Published: 23 Jul 2021, 16:15
Hawaiian Electric has launched a new programme that will pay customers to add battery storage to an existing or new rooftop solar system.
The ‘Battery Bonus’ scheme is a one-time cash incentive paid to residential and commercial customers on the island of O‘ahu, which Hawaiian Electric hopes will move the state toward its goal of 100% clean energy by 2045.
Capped by the Public Utilities Commission (PUC) at a total 50MW supplied from storage among all participants, the programme has three levels of incentive.
The first is US$850/kW for those accepted for the first 15MW. Hawaiian Electric will confirm the yield by checking battery data.
Second, US$750/kW for those accepted for the next 15MW and, third, US$500/kW for those accepted for the last 20MW.
“The Public Utilities Commission sees the value that solar and batteries can bring to our grid, and have unveiled a new program to accelerate adoption here in Hawaii,” said Robert Harris, Sunrun’s director of public policy for Hawaii.
Applications will be accepted until June 20, 2023, or until the cap is reached, with customers required to use a contractor. Taxable payments will be made to the solar-plus-storage system owner.
Customers who take part must use or export stored electricity at the contracted amount on a two-hour schedule specified by Hawaiian Electric between 6pm-8pm every day (including weekends and holidays) until December 31, 2023.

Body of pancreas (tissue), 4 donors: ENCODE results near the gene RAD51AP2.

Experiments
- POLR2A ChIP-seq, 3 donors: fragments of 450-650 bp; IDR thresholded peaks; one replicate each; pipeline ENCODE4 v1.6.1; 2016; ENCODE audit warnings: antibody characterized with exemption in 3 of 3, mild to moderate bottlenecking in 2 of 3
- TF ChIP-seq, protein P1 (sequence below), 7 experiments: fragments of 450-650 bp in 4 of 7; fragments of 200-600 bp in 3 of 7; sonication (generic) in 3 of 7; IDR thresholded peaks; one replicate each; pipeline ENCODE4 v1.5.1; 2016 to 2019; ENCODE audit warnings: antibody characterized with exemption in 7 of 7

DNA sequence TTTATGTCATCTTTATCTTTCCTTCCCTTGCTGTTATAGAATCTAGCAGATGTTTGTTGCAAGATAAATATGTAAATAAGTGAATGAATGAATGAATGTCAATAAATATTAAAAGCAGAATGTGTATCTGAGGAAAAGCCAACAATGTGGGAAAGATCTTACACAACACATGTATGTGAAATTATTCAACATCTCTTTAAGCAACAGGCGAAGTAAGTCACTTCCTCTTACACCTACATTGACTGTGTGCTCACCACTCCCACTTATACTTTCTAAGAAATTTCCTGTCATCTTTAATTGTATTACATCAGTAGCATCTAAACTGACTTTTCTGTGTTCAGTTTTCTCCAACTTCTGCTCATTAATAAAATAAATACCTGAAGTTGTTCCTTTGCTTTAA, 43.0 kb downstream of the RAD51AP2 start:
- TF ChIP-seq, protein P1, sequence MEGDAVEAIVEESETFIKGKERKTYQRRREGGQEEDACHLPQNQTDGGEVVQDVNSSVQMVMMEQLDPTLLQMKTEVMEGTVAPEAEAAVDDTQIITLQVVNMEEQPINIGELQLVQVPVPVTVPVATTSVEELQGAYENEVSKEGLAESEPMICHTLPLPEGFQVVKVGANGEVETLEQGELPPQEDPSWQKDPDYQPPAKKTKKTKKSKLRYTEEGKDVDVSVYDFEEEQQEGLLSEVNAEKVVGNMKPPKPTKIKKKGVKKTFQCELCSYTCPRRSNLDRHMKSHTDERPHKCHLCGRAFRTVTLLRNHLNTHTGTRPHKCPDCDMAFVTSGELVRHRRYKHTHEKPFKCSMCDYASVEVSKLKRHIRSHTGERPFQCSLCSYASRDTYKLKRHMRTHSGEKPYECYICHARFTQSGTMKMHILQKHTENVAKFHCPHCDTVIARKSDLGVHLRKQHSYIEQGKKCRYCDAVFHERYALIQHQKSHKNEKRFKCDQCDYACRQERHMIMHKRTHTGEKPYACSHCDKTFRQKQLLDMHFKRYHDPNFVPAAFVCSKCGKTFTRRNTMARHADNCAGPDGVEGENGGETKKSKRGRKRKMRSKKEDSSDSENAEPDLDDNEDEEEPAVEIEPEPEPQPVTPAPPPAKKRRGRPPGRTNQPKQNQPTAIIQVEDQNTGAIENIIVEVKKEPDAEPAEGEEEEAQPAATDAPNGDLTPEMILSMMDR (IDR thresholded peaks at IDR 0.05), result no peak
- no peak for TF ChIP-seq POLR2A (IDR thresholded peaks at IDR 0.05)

After this, they will be given the option to move onto the scheme’s next phase – a ten-year programme to be defined by the PUC.
“The Hawaii Commission is encouraging customers to install batteries so as to keep their own lights on, as well as prevent system-wide blackouts,” said Harris. “This is just one more instance proving that clean, distributed energy resources can and should replace fossil fuel power across the United States.”
Last year, Hawaiian Electric submitted eight contracts representing nearly 300MW of solar energy generation and about 2,000MWh of energy storage to be built on the islands of O’ahu and Maui.
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